Secondly, from what has been said we are able to understand that a word is always something that proceeds from an intellect existing in act; and furthermore, that a word is always a notion (ratio) and likeness of the thing understood. So if the one understanding and the thing understood are the same, then the word is a notion and likeness of the intellect from which it proceeds. When the intellect understands itself, its word is a likeness and notion of the intellect. And so Augustine sees a likeness of the Trinity in the Soul insofar as the mind understands itself, but not insofar as it understands other things.
It is clear then that it is necessary to have a word in any intellectual nature, for it is of the very nature of understanding that the intellect in understanding should form something. Now what is formed is called a word, and so it follows that in every being which understands there must be a word.
However, intellectual natures are of three kinds: human, angelic and divine; and so there are three kinds of words. When the Evangelist says, In the beginning was the Word, the word about which John speaks here is the Word of God.
In God, to understand and to be are the same; and so the Word of the divine intellect is not an accident but belongs to its nature. Thus it must be subsistent, because whatever is in the nature of God is God.
29 From the above it is clear that the Word, properly speaking, is always understood as a Person in the Divinity, since it implies only something expressed, by the one understanding; also, that in the Divinity the Word is the likeness of that from which it issues; and that it is co-eternal with that from which it issues, since it was not first formable before being formed, but was always in act; and that it is equal to the Father, since it is perfect and expressive of the whole being of the Father; and that it is co-essential and consubstantial with the Father, since it is his substance.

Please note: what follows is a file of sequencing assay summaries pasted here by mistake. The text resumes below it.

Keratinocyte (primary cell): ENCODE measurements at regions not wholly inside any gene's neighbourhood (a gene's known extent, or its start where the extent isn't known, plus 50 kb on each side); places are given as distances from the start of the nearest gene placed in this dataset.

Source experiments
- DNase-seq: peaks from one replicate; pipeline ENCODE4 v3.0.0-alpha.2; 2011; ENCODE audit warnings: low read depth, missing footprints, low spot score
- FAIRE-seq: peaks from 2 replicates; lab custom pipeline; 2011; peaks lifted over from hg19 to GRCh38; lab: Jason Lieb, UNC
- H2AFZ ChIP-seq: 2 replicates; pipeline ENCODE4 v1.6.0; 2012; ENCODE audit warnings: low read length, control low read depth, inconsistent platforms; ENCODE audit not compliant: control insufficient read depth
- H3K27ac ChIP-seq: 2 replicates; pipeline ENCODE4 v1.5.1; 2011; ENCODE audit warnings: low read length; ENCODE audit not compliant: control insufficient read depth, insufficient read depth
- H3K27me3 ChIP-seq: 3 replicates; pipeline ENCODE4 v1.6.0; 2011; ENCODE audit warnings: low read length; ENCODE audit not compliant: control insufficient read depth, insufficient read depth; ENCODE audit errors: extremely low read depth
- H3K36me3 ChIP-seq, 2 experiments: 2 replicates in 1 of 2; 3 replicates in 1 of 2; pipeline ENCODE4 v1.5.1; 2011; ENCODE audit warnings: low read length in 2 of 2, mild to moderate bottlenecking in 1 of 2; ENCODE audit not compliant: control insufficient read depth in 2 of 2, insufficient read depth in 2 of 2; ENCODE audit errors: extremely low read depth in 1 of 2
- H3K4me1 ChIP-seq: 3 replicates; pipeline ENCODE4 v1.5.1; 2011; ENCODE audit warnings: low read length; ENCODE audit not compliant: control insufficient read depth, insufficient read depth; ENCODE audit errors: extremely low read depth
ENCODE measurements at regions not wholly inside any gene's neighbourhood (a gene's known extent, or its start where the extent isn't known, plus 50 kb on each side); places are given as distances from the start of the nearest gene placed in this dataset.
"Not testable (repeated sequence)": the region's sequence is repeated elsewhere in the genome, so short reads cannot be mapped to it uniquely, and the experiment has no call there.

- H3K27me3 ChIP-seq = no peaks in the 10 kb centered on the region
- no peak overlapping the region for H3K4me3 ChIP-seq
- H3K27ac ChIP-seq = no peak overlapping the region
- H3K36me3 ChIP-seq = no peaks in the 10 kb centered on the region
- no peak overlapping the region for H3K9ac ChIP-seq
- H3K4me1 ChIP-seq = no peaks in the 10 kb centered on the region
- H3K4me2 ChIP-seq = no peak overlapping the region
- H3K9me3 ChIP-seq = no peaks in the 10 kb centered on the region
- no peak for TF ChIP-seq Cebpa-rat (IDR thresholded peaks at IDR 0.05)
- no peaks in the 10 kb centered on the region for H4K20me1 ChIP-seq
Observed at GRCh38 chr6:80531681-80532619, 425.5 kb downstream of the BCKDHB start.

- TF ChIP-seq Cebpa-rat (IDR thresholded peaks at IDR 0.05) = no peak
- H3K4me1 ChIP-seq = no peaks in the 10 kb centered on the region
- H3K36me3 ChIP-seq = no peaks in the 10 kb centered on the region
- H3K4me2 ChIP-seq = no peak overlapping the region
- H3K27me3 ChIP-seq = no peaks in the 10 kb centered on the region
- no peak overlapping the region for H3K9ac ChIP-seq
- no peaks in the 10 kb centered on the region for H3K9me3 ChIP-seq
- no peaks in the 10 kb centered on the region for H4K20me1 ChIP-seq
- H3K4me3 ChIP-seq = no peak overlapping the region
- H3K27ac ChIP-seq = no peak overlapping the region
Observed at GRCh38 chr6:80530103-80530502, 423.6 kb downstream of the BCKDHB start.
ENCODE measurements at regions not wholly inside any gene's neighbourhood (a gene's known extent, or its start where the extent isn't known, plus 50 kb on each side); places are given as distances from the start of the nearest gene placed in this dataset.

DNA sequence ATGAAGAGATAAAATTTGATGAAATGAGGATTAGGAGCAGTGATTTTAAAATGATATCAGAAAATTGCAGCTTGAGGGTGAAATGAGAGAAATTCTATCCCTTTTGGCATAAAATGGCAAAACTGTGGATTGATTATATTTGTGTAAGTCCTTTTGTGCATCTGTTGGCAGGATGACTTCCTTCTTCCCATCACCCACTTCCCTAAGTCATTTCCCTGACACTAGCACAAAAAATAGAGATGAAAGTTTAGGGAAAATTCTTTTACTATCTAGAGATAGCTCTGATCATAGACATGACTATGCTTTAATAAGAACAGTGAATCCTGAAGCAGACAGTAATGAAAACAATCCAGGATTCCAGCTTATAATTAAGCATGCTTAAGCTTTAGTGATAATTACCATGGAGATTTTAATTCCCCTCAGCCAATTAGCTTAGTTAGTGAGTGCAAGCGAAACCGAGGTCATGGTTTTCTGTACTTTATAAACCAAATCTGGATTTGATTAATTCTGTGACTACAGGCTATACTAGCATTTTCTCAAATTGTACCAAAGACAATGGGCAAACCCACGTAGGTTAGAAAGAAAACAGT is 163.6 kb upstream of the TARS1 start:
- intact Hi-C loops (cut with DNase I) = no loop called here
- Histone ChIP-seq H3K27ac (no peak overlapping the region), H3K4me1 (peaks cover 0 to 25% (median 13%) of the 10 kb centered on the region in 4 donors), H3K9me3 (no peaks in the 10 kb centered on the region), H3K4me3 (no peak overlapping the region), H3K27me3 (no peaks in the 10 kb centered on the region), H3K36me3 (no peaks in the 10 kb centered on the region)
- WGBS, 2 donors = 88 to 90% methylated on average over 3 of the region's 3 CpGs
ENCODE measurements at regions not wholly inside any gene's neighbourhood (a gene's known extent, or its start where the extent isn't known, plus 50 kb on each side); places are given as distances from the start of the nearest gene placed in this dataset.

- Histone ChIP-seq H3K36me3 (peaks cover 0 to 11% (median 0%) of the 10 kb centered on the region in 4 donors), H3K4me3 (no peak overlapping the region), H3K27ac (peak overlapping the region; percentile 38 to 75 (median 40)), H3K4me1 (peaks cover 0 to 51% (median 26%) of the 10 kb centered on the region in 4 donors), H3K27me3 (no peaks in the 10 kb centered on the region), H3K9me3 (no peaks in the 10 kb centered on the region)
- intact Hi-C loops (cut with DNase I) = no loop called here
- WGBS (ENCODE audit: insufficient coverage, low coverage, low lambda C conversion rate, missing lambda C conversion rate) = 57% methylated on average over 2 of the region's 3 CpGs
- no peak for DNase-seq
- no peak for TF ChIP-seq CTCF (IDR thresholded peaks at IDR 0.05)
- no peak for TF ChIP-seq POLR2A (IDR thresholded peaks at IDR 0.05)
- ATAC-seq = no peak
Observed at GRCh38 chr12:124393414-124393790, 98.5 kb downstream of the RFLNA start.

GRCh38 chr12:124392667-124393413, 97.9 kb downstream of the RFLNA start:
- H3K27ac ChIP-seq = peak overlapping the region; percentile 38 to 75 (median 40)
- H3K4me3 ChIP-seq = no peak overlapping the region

It is also clear that since in every nature that which issues forth and has a likeness to the nature from which it issues is called a son, and since this Word issues forth in a likeness and identity to the nature from which it issues, it is suitably and appropriately called a “Son,” and its production is called a generation.
So now the first point is clear, the meaning of the term Word.
QUESTION 2: WHY DOES JOHN BEGIN BY TALKING ABOUT THE WORD?
30 There are four questions on this point, two of them from Chrysostom. The first is: Why did John the Evangelist omit the Father and begin at once with the Son, saying, In the beginning was the Word?
There are two answers to this. One is that the Father was known to everyone in the Old Testament, although not under the aspect of Father, but as God; but the Son was not known. And so in the New Testament, which is concerned with our knowledge of the Word, he begins with the Word or Son.
The other answer is that we are brought to know the Father through the Son: “Father, I have manifested your name to the men whom you have given to me” (below 17:6). And so wishing to lead the faithful to a knowledge of the Father, the Evangelist fittingly began with the Son, at once adding something about the Father when he says, and the Word was with God.
31 The second question is also from Chrysostom. Why did he say Word and not “Son,” since, as we have said, the Word proceeds as Son?